Use Your Website As A Marketing Tool; An Interview With Veteran Shooter Gil Smith Page 2

SB: What recommendations would you make to a photographer looking to get a web marketing presence up and going?

GS: First, register the name for the new site. Surf the web for sites that you like and write down the reasons that you like visiting those portals. Evaluate these observations and try to answer these questions: Will this approach work to market my work? Will I be able to build and maintain the site easily?

Your first site might be designed through iWeb. This is simple software that allows the new artist to create a site and to create an identity with it. Certainly, liveBooks is a very valuable option. There are also several web portals that can create links back to your home site that are very important for your own website search engine optimization such as Digital Railroad, YouTube, MySpace, and others.

SB: How do you feel about your past marketing efforts?

GS: There are many tools available to the photographer today that didn't exist when I first broke into the business. My aims today are also different from my aspirations as a young gun. As a young shooter, I admired the work of both Art Kane and Bert Stern. I also thought that their images and personal contacts with impressive artists of their time gave me a great course to follow. In those years, we also believed that paid spreads or multiple spreads of your work in sourcebooks such as The Blackbook were comparable to reaching the marketing pinnacle.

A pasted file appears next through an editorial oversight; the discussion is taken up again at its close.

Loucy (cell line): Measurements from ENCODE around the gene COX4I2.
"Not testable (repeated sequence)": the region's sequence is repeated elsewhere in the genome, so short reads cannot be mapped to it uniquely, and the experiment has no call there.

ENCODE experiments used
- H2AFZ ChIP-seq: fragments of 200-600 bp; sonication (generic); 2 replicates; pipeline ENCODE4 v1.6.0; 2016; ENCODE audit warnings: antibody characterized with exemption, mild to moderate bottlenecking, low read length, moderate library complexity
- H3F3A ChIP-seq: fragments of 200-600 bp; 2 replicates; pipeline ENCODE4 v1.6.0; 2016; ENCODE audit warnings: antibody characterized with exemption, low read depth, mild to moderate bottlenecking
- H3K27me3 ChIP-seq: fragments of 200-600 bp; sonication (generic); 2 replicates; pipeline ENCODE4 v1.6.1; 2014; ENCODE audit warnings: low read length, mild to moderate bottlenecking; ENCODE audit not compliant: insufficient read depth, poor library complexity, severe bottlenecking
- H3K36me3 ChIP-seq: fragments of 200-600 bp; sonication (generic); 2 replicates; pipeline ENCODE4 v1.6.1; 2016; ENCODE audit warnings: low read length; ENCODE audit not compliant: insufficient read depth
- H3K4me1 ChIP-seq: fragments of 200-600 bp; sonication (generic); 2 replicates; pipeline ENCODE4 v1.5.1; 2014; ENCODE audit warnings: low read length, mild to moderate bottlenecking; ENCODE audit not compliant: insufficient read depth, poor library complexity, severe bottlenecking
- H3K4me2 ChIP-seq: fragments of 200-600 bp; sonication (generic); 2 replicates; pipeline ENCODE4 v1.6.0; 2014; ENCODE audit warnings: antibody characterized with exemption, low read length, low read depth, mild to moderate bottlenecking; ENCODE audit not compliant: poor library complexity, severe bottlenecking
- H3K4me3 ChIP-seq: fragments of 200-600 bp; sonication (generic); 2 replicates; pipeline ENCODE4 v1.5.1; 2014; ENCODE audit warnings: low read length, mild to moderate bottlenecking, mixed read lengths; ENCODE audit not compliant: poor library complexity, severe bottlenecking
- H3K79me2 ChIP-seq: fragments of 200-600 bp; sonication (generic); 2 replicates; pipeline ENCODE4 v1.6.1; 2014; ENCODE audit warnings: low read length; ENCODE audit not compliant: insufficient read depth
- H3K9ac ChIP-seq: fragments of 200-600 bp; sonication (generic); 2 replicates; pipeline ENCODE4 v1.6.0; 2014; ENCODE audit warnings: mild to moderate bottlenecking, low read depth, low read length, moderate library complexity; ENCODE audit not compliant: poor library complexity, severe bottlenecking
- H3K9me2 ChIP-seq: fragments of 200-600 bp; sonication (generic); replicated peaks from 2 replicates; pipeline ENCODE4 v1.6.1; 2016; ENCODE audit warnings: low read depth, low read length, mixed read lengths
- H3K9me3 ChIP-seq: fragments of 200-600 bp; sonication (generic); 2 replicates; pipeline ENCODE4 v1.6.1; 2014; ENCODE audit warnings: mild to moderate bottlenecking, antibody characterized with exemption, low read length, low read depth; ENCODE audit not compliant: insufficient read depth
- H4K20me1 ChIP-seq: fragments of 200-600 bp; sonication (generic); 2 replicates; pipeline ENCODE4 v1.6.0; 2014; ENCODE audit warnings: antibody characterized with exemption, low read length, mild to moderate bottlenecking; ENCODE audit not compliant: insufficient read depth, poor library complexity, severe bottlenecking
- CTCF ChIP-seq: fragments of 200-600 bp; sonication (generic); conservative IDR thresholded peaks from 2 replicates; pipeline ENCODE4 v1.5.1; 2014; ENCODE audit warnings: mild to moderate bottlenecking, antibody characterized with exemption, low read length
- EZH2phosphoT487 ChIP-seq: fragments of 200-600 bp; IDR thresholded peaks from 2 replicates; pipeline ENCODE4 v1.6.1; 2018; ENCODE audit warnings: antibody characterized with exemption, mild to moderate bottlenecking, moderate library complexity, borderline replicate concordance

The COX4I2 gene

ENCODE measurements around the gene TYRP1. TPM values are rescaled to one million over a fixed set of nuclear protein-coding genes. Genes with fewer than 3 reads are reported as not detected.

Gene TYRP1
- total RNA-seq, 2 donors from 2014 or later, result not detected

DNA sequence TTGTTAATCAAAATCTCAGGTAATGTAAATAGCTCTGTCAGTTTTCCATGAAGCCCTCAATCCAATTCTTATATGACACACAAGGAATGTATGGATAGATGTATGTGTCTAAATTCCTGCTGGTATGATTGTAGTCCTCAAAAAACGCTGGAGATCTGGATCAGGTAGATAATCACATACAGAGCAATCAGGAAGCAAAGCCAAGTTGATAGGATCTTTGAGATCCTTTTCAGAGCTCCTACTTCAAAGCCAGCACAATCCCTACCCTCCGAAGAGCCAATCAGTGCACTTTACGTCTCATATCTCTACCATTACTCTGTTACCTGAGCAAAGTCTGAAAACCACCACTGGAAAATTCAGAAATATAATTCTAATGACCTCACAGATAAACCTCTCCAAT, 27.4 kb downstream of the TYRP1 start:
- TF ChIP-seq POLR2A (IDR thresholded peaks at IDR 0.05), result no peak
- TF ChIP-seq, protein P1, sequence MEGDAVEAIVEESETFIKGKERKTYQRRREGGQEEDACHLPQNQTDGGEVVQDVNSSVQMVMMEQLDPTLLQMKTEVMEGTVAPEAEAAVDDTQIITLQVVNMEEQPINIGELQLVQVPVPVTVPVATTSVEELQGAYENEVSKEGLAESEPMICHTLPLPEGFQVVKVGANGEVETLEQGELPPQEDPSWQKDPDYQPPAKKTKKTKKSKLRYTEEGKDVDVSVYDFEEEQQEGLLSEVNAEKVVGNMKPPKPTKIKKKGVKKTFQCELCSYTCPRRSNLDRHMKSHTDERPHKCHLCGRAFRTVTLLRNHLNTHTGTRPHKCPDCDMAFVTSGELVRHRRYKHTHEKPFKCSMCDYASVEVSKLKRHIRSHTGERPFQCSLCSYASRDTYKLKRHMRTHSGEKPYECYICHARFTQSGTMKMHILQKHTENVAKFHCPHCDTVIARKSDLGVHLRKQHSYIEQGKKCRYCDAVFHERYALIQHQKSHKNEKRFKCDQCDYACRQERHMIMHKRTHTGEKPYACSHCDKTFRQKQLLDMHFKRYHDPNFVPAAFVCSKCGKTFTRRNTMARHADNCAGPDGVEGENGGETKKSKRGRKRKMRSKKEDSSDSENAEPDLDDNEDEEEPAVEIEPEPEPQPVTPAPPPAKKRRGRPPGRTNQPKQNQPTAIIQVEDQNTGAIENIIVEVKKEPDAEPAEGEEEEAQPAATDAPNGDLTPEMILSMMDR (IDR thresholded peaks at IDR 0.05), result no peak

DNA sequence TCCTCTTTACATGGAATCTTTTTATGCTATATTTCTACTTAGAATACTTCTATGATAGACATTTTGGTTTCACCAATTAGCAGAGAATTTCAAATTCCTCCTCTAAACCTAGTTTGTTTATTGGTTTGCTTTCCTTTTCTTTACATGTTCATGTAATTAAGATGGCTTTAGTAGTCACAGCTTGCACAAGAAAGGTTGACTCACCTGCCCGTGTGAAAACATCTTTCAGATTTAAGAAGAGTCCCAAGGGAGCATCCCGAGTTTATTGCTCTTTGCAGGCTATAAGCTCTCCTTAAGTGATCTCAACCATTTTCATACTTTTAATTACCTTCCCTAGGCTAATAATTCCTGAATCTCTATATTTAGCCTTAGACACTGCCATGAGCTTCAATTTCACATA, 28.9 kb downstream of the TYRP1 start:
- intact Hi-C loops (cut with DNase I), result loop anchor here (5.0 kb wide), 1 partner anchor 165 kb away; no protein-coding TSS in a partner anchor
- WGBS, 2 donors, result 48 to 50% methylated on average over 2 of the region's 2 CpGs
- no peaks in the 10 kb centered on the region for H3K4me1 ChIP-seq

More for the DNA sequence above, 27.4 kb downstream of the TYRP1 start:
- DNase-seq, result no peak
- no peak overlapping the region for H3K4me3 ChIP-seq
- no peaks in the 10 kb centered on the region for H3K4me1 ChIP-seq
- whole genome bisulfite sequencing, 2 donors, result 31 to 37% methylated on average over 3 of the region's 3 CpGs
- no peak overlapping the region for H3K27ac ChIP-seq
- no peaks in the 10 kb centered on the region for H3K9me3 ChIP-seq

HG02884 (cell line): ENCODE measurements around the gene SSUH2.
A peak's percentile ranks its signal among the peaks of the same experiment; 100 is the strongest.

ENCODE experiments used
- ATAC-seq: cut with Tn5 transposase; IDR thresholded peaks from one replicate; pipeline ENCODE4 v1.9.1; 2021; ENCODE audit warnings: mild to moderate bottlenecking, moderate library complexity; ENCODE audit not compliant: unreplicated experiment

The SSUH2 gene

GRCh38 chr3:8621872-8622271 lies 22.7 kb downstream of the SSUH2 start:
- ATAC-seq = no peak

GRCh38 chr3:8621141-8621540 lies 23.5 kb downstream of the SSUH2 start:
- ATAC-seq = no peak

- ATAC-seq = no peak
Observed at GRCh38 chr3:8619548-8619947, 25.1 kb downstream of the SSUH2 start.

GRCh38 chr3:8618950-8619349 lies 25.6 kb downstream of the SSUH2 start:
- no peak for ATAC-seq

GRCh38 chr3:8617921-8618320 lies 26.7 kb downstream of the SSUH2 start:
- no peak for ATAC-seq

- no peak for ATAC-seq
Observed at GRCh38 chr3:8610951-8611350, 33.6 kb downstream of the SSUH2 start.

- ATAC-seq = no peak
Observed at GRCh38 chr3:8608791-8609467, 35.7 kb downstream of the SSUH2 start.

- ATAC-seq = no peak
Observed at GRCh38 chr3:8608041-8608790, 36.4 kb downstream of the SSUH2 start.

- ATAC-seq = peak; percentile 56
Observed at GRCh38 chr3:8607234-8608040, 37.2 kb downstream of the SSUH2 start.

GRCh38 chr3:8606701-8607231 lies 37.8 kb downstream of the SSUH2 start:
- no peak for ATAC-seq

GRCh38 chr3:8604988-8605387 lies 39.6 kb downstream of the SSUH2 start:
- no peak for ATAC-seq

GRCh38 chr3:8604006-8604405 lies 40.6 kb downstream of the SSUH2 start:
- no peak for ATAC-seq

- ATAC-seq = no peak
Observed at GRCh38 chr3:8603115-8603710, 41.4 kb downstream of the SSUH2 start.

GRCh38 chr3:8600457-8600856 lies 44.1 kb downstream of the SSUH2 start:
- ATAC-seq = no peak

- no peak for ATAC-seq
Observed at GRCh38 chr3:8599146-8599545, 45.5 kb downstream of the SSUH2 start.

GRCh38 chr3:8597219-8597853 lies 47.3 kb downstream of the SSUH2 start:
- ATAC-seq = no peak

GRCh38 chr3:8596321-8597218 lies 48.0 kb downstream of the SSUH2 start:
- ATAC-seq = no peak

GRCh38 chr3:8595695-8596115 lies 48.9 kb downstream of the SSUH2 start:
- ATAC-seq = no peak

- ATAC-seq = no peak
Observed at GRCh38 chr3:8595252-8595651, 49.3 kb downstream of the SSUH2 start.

SB: What are the big changes you see today?

GS: What was true about marketing then in principle is still true. One must make a sincere effort to continue with the adage, "A picture is worth a thousand words." The vehicles to spread that word have changed. Today, I consider this eco-friendly self-promotion because I use the Internet extensively for marketing. My liveBooks site is now the centerpiece instead of doing the previous 2500 letter mass mailing (the old-fashioned type with a stamp). I also do selective and customized e-mail marketing that does not appear as spam. Finally, I am developing editorial work for specialty magazines that carry my byline as part of my updated marketing strategy. A total immersion in the pursuit of the work is something that I must demand of myself to be considered for the next "Big Job."

Note: As we were going to press Gil Smith told me about a wonderful new example of how his web marketing is working. He was preparing for a project for clients who found his website through a Google search. Smith feels that liveBooks not only has the display and editing functions he needs but also adds the power of search engine optimization through keywords. The new project features the shoot in Los Angeles, the client in New York, and the creative director in London. Clearly this demonstrates how website marketing is becoming more valuable every day.